If her performance last weekend was any indication, Tyler Stewart will be a serious threat at the Ironman World Championships in Kona. Tyler won the Lake Stevens 70.3 on August 14, finishing with the fastest bike and run splits, a victory made sweeter by the fact that a year ago at Lake Stevens, she came in second by just 20 seconds. Here, she tells us what her training looks like these days, her hopes for Kona and her race plans for next year.
It’s hard to believe that the Ironman World Championships in Kona are now less than two months away. I spent the first half of the season doing a lot more racing than usual in order to secure my spot at the “big dance” racing in events from Cozumel, Mexico to Texas (twice!) to Maryland to New York. After all that racing, I’ve recently spent a lot of time recovering and letting my body get “out of shape” before I ask it for one more push towards Kona on October 8.
I’m currently in the final push for Kona and working as hard as I can ever remember. This has meant some long open water swims, long rides (my first ever double century or 200 miles on the bike!) and some short hilly runs. I’ve also put a greater emphasis on my TRX work and added in some Bikram yoga to help me prepare for the lava fields in Kona. I try to do my TRX exercises at least two to three times a week to keep my core strong and can really notice a difference in my functional strength if I don’t keep up that schedule.
The greater volume of racing and training has definitely made it sometimes hard to fit in my full-time job, hanging out with friends and family and everything else that makes up my life outside of triathlon. My husband Johnny has been an amazing partner and picked up a lot of slack for me when I’ve needed him most.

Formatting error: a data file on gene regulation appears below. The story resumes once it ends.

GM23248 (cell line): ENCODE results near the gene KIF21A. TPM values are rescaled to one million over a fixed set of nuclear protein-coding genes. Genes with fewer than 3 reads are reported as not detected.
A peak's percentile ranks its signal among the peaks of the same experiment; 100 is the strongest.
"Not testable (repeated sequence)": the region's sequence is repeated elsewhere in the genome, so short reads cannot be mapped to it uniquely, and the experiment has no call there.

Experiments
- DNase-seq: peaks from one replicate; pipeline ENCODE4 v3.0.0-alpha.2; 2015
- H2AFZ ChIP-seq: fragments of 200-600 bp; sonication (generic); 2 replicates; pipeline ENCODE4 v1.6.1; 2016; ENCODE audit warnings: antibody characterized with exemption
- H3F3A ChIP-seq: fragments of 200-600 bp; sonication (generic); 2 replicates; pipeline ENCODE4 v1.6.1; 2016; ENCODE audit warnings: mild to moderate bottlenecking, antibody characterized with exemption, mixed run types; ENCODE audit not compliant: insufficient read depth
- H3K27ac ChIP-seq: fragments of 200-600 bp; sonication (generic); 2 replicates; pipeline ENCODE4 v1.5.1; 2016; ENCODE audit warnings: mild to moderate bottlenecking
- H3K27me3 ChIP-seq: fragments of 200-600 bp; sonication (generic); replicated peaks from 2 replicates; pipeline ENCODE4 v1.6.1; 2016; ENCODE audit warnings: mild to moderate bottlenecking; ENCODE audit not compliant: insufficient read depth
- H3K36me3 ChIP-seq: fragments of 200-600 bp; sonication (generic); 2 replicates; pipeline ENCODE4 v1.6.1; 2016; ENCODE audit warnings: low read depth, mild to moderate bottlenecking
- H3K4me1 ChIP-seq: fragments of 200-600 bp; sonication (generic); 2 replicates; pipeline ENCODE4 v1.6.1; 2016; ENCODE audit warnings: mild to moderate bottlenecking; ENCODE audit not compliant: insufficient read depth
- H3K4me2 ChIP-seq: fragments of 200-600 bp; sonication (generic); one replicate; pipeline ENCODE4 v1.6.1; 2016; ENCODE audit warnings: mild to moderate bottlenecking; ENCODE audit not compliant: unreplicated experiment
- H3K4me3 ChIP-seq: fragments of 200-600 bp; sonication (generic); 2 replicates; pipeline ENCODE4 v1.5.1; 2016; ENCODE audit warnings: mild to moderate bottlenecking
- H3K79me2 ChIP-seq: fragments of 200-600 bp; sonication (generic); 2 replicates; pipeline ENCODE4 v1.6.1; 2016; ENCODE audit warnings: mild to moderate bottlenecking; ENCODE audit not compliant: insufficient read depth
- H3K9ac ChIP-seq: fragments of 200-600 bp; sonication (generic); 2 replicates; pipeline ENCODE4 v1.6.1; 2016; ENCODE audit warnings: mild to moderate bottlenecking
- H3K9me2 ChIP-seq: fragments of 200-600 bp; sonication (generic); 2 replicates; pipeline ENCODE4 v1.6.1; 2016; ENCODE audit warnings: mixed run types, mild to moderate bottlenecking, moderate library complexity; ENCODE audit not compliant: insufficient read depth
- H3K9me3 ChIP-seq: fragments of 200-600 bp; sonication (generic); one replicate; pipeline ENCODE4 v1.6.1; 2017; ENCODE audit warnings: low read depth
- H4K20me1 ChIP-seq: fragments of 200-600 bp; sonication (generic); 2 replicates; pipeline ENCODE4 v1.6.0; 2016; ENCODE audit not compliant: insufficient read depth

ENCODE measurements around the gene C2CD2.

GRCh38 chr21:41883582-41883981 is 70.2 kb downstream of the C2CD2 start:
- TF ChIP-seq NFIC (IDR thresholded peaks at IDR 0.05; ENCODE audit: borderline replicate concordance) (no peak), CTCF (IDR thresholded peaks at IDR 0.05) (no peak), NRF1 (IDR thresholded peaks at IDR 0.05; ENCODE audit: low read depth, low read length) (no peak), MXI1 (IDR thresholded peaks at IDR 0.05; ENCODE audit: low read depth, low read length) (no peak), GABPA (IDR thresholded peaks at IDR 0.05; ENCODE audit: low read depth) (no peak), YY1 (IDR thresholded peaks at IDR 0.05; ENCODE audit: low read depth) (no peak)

At times, it can be hard to stay motivated and to keep your focus, particularly since we normally have long gaps between races. My coach, Craig Upton, structures my training so it’s always varied, and I’m rarely bored, which helps. A few weeks of hard training are always followed by a few recovery days that allow you to get a hold of the rest of your life, reorganize and get ready to ace the next block of training.
I have raced Kona six times and have yet to have the race of my dreams on the Big Island. What I want for Kona this year is to cross the finish line knowing I’ve given it everything I have while being smart about the heat and not needing to be carted off to the medical tent for hours like I have in past years.
I haven’t started planning out my 2012 triathlon season yet, but I’m hoping to do quite a bit of trail running races both to continue to improve my marathon for Ironman but also in hopes of qualifying for the Western States 100 Endurance Run. Of course, triathlon will be my primary focus, but I like to have a new goal each year and as Eleanor Roosevelt once said, “Do one thing a day that scares you.” Running 100 miles definitely scares me!
People often ask me what drives me to keep racing. I compete as a way of keeping myself sharp. While I think a lot of people race to compete against others, I race more to compete against myself. Each race I do I learn something -- whether it’s a weakness, a fear or a strength I didn’t know I had, what I learn in each race gives me a better understanding of who I am and helps me to become a better person off the race course.
It’s also really important to me to be a role model for people. So many times people say and think they can’t do something. That drives me crazy! I never thought I would be doing what I am now, career wise or athletically. I want to show people you can do anything you put your mind to!
Well said, Tyler. Congrats on your Lake Stevens win, and good luck at Kona!